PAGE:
Both individual respondents acknowledged that they misgendered and deadnamed Bilac even after being corrected. Abbey later apologized to Bilac for using his deadname at the hearing. Currie also apologized at the hearing but remained steadfast in his belief that calling someone by anything other than their legal name in the workplace was unprofessional, illegal, and fraudulent.

The tribunal found that using feminine pronouns and Bilac’s deadname were clear examples of misgendering, which was intrinsically linked to Bilac’s gender identity and gender expression. The application was therefore connected to prohibited grounds of discrimination and proceeded to the next step in the discrimination framework.

Next, the tribunal agreed that the repeated nature of the misgendering, particularly given that Bilac continued to correct Currie and Abbey, was both unsolicited and unwelcome. The tribunal also found that this conduct was serious enough to create a negative work environment that undermined Bilac’s dignity. Accordingly, Bilac was able to establish a prima facie case of discrimination on the basis of repeated misgendering and deadnaming.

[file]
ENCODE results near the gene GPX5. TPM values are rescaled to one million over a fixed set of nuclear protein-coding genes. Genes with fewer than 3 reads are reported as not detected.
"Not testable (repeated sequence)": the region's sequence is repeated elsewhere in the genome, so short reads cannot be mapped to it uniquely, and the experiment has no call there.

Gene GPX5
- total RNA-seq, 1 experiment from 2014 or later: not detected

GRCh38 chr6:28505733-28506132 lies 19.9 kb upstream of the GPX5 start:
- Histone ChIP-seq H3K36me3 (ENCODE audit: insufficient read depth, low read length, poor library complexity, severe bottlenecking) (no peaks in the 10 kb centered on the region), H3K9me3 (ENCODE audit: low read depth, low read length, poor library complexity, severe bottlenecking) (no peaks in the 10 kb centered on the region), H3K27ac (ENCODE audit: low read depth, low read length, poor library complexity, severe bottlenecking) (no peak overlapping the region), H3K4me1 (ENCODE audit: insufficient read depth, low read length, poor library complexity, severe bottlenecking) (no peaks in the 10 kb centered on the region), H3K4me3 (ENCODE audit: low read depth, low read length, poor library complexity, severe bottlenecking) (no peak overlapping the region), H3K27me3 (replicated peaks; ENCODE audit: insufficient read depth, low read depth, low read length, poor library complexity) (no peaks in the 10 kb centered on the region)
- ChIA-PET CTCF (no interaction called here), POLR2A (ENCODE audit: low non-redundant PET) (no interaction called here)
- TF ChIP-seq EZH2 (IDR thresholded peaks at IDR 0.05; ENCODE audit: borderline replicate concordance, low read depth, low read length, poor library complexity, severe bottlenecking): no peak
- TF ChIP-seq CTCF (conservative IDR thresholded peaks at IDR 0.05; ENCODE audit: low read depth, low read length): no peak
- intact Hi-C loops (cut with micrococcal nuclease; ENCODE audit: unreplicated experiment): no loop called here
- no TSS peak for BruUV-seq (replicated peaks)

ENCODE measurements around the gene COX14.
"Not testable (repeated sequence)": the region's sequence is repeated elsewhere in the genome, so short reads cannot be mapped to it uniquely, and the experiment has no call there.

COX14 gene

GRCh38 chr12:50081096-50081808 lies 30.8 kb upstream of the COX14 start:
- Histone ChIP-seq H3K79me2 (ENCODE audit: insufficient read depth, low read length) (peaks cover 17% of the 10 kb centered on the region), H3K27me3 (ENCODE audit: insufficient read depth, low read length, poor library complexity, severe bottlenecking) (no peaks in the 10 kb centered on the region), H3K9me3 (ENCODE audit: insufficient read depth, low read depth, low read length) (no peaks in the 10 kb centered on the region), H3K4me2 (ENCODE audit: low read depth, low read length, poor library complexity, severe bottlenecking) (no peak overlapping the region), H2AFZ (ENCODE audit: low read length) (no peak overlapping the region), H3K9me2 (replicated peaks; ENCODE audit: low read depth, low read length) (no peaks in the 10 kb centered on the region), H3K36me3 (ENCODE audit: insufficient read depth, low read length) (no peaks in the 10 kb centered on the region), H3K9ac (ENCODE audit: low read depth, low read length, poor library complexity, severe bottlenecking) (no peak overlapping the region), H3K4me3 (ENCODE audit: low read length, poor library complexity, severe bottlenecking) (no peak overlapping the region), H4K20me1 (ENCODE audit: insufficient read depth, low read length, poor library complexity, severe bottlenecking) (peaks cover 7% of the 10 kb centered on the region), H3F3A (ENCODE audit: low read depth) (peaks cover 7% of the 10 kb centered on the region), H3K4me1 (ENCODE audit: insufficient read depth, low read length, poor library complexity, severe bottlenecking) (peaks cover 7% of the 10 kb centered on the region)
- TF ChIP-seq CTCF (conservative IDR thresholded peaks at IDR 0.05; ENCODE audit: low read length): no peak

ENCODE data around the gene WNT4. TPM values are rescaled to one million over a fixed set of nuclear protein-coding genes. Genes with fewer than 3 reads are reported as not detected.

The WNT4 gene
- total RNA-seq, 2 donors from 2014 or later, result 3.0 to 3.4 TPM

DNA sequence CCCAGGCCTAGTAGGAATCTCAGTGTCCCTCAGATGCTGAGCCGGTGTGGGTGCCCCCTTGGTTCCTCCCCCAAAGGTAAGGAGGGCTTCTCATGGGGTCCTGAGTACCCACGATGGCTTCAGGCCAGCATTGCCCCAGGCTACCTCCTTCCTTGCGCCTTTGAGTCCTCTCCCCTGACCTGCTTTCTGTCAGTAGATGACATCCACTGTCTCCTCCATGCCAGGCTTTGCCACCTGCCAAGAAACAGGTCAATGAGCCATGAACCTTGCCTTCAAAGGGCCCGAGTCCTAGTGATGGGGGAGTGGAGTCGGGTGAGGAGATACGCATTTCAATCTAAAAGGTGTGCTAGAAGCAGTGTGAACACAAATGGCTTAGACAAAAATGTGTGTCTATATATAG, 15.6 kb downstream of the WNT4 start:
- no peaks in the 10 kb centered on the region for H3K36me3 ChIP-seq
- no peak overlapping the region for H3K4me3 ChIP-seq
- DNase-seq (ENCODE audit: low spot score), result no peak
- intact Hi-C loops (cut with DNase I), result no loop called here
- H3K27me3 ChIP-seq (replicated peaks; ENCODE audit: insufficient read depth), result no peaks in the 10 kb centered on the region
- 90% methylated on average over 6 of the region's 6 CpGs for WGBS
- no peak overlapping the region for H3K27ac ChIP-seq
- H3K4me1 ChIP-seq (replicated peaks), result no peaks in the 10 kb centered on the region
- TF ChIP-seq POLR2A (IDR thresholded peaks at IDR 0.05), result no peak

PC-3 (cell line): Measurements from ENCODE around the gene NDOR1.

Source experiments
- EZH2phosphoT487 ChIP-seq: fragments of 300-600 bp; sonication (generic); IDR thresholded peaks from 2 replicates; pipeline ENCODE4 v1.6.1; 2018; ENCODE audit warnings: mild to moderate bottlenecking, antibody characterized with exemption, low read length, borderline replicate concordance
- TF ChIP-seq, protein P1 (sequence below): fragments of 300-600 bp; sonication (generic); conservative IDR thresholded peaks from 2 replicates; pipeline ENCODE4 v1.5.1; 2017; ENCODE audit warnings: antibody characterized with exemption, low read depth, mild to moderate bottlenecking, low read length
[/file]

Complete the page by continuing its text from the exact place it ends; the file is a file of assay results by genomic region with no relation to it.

The tribunal considered the nature of the discrimination, the social context and vulnerability of the applicant, and the impact of the discrimination in finding that an award of $15,000 for pain and suffering was appropriate. It also awarded special damages against Currie and the employer in the amount of $3,000 for engaging in discriminatory practices recklessly.

Has a new standard been set?